Lake Wateree residents brace for heavy rain, potential flooding from Tropical Storm Sally

Lake Wateree residents brace for heavy rain, potential flooding from Tropical Storm Sally

COLUMBIA, S.C. (WIS) - Heavy rain and flash flood warnings have been issued across many parts of the Midlands for Thursday as South Carolina prepares to feel the impacts of Tropical Storm Sally.

One area known to have problems with flooding is Lake Wateree and residents in the area are bracing for heavy rain and potential flooding.

“Here we go again, here we go again, it seems like it’s happened anytime there’s even a semi-rain event we get flooded,” Lake Wateree resident and the Treasurer for the Lake Wateree Association Johnny Deal said.

Deal has lived on Lake Wateree his whole life. He said many roads and homes experience flooding with many storms that roll through the area.

“We are at the mercy of mother nature and Duke Energy,” Deal said.

He said there are a few factors that make the lake and the areas surrounding the lake prime spots for flooding.

“Number one we are at the Catawba River chain and number two is our dam as you can see doesn’t have any flood gates,” Deal said.

Duke Energy operates the dam and has already started lowering the water level of the lake in preparation of the storms, but Deal said despite taking these measures, residents worry that homes and roads will face flooding.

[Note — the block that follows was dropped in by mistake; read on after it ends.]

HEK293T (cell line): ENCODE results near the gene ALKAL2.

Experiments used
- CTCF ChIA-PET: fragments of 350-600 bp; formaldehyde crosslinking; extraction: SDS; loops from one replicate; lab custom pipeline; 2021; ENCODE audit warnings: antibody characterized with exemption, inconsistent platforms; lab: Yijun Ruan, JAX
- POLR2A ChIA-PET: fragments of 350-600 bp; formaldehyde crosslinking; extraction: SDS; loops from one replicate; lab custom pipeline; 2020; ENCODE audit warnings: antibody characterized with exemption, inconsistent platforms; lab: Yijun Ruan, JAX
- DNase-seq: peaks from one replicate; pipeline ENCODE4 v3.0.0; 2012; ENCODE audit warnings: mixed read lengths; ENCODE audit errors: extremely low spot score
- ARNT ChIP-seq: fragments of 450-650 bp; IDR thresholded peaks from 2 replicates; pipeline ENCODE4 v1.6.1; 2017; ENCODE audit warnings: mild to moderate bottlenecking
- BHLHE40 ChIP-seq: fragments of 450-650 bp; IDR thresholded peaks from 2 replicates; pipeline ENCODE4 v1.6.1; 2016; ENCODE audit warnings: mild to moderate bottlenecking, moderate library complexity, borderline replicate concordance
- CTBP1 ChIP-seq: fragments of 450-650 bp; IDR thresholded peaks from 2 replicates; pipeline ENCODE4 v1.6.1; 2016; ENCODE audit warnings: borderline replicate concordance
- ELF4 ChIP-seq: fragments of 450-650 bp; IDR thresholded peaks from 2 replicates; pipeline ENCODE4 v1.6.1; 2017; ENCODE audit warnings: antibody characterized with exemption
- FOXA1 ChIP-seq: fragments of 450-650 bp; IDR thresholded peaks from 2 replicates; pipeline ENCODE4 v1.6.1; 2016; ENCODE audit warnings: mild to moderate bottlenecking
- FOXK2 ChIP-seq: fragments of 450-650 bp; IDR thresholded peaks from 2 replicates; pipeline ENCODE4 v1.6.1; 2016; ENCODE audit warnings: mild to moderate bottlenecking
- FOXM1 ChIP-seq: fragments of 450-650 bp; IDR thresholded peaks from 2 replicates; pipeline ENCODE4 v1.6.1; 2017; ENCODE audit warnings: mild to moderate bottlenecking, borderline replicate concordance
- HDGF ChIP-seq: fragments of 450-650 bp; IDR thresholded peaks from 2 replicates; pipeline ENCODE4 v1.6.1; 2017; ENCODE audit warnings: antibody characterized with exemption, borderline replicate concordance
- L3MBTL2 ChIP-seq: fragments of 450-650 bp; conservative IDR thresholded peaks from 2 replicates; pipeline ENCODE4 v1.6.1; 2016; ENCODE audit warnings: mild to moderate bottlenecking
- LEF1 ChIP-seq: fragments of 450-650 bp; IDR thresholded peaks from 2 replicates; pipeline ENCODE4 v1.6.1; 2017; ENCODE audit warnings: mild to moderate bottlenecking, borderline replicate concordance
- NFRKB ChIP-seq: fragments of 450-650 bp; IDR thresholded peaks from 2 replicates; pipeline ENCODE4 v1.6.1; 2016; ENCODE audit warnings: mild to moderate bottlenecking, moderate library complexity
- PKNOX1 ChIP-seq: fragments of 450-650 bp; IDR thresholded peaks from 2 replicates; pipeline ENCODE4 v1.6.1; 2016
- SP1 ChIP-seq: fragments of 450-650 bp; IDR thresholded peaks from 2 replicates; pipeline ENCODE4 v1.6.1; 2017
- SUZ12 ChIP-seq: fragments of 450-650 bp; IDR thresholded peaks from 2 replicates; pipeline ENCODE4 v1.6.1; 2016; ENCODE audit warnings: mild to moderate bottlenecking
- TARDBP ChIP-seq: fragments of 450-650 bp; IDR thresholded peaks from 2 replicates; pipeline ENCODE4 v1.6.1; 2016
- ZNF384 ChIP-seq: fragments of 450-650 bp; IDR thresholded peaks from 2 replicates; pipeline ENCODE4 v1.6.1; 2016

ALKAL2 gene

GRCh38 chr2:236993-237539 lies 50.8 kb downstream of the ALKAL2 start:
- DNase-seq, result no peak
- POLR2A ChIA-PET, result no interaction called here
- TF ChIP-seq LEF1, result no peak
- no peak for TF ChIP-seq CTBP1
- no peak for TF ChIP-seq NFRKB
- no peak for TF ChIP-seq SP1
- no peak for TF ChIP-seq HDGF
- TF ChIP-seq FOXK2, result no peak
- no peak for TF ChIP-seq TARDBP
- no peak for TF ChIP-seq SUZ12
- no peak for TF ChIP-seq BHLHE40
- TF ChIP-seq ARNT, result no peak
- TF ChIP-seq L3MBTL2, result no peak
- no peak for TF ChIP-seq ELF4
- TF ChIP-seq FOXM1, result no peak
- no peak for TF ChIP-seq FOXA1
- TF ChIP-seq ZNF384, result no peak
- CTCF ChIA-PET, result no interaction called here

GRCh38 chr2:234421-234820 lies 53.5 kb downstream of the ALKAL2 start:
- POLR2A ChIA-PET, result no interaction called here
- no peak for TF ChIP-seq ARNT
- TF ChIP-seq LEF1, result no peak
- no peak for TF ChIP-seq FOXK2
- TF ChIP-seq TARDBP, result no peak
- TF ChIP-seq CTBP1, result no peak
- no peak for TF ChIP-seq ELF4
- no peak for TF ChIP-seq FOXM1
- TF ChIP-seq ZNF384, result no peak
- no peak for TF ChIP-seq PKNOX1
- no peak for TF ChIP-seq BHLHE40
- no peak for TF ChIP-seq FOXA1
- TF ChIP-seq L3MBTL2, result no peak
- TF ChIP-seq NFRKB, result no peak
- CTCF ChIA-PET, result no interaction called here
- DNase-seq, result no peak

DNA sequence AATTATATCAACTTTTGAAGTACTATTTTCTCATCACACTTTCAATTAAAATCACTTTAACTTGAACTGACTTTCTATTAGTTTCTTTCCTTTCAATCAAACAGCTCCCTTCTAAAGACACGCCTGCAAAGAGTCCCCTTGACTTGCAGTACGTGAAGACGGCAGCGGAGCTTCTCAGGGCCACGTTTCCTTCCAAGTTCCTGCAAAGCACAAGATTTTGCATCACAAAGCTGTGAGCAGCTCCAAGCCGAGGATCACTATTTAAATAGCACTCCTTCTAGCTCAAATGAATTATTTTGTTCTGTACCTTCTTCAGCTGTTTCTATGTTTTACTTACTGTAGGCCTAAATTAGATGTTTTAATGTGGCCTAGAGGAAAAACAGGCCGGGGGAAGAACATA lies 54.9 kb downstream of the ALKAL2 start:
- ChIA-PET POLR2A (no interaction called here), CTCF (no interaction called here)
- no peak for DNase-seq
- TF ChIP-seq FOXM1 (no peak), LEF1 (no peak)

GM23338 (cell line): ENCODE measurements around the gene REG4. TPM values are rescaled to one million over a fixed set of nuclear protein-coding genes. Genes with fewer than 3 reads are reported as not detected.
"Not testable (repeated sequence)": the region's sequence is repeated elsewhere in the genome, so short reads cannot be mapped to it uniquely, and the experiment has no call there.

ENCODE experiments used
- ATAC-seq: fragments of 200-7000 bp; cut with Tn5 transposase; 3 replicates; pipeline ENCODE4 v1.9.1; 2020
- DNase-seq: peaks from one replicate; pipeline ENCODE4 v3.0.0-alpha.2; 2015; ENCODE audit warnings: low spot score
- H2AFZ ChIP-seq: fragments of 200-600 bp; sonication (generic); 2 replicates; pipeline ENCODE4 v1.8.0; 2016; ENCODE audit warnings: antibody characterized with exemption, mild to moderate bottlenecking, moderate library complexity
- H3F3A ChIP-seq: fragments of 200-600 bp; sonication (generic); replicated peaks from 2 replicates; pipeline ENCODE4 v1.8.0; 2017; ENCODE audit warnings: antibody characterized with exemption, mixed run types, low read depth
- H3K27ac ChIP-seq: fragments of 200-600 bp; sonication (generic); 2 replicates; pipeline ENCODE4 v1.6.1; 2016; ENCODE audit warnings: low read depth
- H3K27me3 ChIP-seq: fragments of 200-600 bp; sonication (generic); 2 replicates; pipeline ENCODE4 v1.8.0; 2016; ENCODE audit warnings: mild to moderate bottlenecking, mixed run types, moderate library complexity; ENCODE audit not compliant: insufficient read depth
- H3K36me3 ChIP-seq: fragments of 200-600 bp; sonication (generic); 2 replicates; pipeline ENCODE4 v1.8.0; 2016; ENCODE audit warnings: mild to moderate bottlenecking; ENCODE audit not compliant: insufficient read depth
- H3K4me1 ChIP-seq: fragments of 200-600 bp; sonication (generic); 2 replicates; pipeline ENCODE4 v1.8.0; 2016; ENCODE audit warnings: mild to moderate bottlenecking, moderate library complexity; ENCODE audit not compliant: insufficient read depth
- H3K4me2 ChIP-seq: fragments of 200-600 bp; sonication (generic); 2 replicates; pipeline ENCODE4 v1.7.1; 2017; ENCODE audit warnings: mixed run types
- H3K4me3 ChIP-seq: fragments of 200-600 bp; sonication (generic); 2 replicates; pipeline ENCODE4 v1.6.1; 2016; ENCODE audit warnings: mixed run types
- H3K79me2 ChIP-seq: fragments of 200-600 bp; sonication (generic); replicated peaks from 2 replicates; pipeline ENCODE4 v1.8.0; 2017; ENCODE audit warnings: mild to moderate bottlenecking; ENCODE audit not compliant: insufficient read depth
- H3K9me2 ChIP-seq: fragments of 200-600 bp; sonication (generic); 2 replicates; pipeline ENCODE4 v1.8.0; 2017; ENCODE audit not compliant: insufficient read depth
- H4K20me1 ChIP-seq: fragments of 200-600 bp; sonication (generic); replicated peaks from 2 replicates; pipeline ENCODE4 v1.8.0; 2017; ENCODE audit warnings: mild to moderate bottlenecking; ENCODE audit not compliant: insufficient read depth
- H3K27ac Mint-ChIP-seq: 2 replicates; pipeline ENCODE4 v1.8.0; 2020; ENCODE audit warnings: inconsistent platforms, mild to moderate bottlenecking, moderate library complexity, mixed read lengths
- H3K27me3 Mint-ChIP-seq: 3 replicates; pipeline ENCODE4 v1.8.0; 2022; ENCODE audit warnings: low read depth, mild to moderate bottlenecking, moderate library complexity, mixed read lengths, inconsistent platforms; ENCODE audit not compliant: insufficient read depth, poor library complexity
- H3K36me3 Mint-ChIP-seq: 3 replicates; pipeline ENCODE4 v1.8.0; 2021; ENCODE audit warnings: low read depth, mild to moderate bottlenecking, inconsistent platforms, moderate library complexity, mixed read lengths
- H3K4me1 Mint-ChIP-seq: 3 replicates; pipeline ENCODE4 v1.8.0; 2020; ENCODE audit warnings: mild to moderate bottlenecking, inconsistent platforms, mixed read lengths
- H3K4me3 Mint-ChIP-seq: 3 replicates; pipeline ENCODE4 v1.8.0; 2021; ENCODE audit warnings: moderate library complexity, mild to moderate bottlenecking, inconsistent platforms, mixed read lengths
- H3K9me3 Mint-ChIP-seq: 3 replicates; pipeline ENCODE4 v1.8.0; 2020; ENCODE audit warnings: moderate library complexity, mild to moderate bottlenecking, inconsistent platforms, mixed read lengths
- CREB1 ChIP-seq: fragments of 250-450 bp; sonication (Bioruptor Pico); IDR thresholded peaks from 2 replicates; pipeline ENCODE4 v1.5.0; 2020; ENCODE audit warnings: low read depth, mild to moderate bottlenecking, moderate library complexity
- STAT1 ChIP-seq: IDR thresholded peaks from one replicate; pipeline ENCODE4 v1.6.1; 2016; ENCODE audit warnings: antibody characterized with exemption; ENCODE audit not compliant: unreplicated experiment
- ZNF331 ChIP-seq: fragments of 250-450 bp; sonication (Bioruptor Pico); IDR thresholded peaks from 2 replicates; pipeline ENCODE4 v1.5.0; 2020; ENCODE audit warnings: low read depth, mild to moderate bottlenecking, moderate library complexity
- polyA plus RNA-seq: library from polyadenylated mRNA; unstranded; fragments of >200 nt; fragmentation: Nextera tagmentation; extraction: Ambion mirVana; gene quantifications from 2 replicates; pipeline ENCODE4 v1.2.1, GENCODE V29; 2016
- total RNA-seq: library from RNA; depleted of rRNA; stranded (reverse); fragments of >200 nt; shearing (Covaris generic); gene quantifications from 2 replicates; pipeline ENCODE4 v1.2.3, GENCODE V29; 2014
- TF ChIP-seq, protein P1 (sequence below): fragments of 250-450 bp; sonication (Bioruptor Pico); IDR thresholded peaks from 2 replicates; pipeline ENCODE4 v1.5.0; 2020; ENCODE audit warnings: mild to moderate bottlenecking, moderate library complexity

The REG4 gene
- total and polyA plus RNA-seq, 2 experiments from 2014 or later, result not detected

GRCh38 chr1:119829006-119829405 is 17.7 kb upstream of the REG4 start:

“The main fear is of course you have a medical incident and you need an ambulance or the police, seriously there is no way for that car to get there,” Deal said.

South Carolina Department of Natural Resources officials are warning residents to stay off the lake over the next few days.

“You have the potential for thunderstorms, flash flooding, short periods of heavy rainfall like we are going to see over the next 2 days then postpone that trip, there’s no need to go fishing that day,” David Lucas, who works in the SCDNR Office of Media and Outreach, said.

Deal said residents should tie down anything that might blow away over the next few days.

“We have without fail, boats show up in people’s yards,” Deal said.

Deal said that residents are preparing for heavy rain tomorrow and Friday, but also any flooding that may happen on Saturday from water flowing down the catawba river.

DHEC is recommending that dam and reservoir owners also begin lowering their water levels over the next few days.

“Owners of ponds and reservoirs with functional gates or flashboards should consider operating them to provide additional storage for the anticipated rainfall,” P.E. Director of DHEC’s Dam Safety and Stormwater Permitting Division Jill Stewart said. “If there is a dam downstream of your dam and you are lowering your water level, please call the owner of that dam to advise him or her about what you are doing. Before and after the storm has passed, any accumulated trash and debris should be cleared from spillways.”

For more information visit DHEC’s dam safety program at

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